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December 11, 1969


Otto C. Jaeger, S.

Author: Jaeger

 In this proceeding to settle the trustee's account, petitioner requests a construction of the will.

In paragraph "sixth" thereof, the testator devised and bequeathed his residuary estate in trust and directed the trustee to pay or apply the income to the use of his son, Neil, for life. Upon the death of Neil, the trustee is directed to divide the principal into equal shares, to distribute one share to the surviving descendants of each of Neil's deceased children per stirpes, and to hold in further trust one share for the benefit of each of Neil's surviving children. Each grandchild of the testator is given a testamentary power of appointment over the remainder of the trust for his benefit and, in default of appointment, the remainder of each secondary trust is payable to those persons who would be the grandchild's intestate distributees if the grandchild died a resident of New York and without having been married.

In paragraph "eighth" the testator provided: "eighth: In the event that my son, Neil, shall predecease me without leaving issue surviving me, then and in said event I give, devise and bequeath all my residuary estate described in paragraph marked sixth hereof to my niece, Pearl Margaret Sanders, presently residing in Albuquerque (Route #1, Box 888), New Mexico, provided that she survive me, and if not, then to her issue, and if more than one, then in equal shares to such issue, by stirpes and not per capita."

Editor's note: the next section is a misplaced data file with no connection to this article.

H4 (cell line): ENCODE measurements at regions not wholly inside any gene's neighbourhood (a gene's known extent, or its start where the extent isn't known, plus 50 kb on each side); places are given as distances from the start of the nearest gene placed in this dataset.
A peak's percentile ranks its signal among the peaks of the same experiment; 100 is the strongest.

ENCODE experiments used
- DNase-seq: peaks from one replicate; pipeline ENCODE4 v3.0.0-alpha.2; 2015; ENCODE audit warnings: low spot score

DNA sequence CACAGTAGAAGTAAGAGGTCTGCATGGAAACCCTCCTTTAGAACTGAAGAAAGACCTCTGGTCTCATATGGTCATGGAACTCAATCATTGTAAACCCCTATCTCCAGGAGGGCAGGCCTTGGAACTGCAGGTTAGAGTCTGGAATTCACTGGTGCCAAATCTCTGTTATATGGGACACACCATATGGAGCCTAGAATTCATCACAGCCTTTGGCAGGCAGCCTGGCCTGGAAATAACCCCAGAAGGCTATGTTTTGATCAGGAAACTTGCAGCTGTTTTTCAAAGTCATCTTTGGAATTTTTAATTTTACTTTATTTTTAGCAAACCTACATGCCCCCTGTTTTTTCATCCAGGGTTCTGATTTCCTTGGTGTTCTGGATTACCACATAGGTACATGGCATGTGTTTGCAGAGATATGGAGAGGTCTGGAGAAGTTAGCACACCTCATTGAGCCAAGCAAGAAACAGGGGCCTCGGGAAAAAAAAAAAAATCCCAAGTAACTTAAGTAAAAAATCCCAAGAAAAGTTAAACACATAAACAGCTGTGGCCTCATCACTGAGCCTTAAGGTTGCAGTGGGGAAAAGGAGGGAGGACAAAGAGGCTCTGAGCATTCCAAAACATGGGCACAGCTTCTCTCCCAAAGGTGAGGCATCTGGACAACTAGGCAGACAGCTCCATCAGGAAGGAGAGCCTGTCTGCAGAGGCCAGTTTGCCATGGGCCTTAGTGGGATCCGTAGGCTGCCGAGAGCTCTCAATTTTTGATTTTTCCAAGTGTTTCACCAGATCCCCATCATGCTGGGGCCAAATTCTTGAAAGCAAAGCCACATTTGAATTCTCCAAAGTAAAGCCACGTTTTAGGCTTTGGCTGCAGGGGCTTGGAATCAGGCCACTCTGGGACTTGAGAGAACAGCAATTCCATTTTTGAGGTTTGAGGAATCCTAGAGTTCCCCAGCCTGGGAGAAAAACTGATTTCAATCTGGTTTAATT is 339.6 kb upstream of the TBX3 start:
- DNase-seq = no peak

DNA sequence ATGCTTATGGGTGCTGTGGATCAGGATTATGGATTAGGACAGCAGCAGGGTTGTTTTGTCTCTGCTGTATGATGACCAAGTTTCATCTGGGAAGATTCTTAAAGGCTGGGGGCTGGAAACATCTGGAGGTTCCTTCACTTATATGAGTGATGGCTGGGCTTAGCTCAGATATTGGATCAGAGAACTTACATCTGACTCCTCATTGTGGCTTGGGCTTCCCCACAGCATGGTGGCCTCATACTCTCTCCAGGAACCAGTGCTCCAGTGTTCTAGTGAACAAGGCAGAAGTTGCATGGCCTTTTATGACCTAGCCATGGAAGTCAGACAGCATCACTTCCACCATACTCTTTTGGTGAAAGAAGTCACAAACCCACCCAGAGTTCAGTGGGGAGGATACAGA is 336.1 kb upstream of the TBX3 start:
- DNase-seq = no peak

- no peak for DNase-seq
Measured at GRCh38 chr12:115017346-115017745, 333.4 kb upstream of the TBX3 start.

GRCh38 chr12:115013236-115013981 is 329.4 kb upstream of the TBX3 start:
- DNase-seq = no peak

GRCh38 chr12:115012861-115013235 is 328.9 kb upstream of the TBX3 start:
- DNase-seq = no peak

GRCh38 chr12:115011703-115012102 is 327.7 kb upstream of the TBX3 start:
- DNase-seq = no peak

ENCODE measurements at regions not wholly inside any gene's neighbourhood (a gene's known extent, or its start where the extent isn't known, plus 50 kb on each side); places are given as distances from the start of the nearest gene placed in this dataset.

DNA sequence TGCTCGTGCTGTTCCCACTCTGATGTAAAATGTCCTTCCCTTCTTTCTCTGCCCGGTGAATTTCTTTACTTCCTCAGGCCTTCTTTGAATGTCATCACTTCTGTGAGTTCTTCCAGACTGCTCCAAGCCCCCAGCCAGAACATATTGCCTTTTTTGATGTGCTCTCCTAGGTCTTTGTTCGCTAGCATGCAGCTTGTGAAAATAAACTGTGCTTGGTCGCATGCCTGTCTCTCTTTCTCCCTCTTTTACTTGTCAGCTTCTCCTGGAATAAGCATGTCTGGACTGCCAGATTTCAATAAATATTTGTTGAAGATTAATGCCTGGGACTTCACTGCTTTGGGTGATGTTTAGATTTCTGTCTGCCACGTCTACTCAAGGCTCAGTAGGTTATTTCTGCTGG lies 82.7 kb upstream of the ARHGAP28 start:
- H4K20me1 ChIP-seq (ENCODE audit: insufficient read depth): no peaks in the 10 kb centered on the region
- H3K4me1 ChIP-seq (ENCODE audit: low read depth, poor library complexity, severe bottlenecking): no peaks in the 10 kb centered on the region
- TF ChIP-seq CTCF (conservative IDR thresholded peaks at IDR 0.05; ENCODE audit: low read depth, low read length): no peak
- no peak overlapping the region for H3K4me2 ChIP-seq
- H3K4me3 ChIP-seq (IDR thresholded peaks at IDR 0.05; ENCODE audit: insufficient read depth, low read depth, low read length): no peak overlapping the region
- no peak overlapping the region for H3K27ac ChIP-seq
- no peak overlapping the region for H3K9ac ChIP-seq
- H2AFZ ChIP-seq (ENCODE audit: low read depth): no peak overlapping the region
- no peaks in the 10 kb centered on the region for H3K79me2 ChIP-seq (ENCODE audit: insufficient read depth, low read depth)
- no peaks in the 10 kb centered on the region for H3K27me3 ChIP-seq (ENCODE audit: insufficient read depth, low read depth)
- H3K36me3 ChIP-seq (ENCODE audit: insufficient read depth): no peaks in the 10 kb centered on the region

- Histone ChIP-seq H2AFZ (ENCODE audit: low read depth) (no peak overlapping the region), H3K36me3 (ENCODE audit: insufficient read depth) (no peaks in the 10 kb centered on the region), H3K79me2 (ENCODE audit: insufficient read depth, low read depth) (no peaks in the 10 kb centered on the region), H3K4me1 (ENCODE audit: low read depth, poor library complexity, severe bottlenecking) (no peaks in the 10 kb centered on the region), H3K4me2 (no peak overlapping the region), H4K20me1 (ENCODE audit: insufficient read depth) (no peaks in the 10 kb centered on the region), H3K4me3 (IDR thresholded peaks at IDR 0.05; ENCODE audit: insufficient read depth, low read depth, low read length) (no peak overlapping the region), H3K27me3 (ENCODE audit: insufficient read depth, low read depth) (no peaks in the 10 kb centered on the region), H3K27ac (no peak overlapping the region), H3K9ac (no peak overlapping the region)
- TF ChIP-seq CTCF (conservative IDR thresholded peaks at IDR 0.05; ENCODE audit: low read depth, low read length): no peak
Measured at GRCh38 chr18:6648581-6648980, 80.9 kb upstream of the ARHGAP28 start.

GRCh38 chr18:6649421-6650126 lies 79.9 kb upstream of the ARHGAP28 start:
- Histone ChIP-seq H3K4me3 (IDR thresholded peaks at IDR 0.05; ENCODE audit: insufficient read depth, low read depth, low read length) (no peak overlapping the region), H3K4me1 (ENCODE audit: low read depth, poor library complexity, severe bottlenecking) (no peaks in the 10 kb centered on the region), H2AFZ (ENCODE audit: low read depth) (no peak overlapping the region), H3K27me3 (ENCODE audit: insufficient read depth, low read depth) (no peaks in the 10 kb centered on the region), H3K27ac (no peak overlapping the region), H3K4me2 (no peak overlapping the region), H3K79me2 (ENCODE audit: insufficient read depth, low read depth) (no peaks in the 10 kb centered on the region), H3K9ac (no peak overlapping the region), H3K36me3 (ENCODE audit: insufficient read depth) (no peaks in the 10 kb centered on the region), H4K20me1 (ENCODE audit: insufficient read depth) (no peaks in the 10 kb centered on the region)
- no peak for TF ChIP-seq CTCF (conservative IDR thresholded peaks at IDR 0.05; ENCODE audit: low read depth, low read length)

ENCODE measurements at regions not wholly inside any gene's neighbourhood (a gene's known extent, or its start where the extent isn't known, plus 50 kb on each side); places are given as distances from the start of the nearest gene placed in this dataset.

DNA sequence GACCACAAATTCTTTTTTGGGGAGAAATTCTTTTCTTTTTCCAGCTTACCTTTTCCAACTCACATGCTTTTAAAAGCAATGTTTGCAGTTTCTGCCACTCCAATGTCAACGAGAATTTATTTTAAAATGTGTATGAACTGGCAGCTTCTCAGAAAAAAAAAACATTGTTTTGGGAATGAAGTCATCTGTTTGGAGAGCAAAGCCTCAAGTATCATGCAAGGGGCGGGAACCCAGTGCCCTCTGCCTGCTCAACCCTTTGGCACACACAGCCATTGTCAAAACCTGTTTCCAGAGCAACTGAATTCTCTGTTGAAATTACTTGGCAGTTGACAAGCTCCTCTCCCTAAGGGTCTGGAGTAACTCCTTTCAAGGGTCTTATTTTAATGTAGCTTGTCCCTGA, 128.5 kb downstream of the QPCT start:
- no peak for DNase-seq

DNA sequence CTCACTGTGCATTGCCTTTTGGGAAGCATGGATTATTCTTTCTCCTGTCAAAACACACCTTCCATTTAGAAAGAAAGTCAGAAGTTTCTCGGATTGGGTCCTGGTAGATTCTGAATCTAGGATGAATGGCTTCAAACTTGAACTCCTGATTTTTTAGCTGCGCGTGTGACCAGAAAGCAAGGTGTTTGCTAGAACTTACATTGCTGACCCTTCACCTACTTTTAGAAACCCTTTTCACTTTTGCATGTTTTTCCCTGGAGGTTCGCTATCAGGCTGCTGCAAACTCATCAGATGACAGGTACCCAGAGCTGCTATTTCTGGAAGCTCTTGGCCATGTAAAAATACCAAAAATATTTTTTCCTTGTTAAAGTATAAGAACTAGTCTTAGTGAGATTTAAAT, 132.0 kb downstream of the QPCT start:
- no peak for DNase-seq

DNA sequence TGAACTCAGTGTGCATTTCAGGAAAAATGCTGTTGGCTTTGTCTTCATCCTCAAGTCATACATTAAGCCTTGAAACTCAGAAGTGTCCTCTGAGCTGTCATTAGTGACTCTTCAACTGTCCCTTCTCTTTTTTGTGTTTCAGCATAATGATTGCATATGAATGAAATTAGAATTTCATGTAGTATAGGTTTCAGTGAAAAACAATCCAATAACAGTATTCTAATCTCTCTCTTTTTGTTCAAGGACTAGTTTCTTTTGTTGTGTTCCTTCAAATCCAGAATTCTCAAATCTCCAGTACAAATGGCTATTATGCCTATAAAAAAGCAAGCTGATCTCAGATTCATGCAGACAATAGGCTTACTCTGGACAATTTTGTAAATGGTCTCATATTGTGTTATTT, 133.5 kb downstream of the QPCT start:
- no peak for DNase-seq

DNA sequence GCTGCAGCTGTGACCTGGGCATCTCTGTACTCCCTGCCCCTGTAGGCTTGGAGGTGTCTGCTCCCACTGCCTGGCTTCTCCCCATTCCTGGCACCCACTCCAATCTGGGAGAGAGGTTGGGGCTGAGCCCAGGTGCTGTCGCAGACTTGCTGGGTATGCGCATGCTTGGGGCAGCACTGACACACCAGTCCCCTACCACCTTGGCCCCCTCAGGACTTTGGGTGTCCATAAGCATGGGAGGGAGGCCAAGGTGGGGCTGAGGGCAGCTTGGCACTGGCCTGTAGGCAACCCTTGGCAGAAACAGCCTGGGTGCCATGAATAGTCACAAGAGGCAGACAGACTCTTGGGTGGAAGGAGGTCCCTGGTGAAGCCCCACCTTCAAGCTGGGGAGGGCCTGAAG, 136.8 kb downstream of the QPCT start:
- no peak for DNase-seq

The testator was survived by his son, Neil, who has since died without issue. He was the only child and sole distributee of the testator. Upon his death the trust for his benefit terminated and it has now become necessary to construe the will in order to determine to whom the remainder is payable. Either it is payable to the niece named in paragraph "eighth", or it is payable as intestate property to the executrix of the son's estate.

The testator made express provision in paragraph "sixth" for the continuance of the trust and the disposition of the trust remainder in the event that his son survived him and died leaving issue. In paragraph "eighth" he expressly bequeathed the residue and remainder of his estate "described in paragraph marked sixth hereof" to his niece or to her issue per stirpes in the event that his son predeceased him without leaving issue. He failed, however, to expressly provide for the ultimate disposition of the property in the event that his son survived him and died without issue -- the contingency which in fact occurred.